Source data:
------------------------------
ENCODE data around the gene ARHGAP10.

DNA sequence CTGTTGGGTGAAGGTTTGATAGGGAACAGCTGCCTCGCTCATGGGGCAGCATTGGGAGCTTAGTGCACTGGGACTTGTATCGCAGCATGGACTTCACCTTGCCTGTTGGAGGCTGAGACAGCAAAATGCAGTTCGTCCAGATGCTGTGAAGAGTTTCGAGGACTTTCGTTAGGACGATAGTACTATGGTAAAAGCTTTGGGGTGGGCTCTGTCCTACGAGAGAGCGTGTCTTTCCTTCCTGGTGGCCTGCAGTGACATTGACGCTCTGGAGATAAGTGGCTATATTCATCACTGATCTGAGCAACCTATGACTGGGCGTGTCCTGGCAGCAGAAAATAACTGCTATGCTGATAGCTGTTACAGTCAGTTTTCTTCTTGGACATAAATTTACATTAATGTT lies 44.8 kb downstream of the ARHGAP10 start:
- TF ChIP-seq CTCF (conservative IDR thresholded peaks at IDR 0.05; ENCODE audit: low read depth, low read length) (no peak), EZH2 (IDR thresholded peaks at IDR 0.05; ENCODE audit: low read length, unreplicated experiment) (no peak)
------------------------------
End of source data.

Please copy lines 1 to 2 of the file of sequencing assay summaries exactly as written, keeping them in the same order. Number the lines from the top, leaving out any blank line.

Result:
ENCODE data around the gene ARHGAP10.

DNA sequence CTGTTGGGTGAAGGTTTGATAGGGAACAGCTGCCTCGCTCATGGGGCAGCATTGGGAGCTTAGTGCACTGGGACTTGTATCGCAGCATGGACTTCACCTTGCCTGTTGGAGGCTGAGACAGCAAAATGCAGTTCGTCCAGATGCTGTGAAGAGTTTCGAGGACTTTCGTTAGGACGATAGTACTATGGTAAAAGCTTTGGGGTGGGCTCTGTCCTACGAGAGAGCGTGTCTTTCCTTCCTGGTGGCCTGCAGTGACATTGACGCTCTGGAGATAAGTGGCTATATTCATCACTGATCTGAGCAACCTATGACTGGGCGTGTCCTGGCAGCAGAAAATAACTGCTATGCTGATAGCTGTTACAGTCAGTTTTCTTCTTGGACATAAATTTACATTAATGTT lies 44.8 kb downstream of the ARHGAP10 start: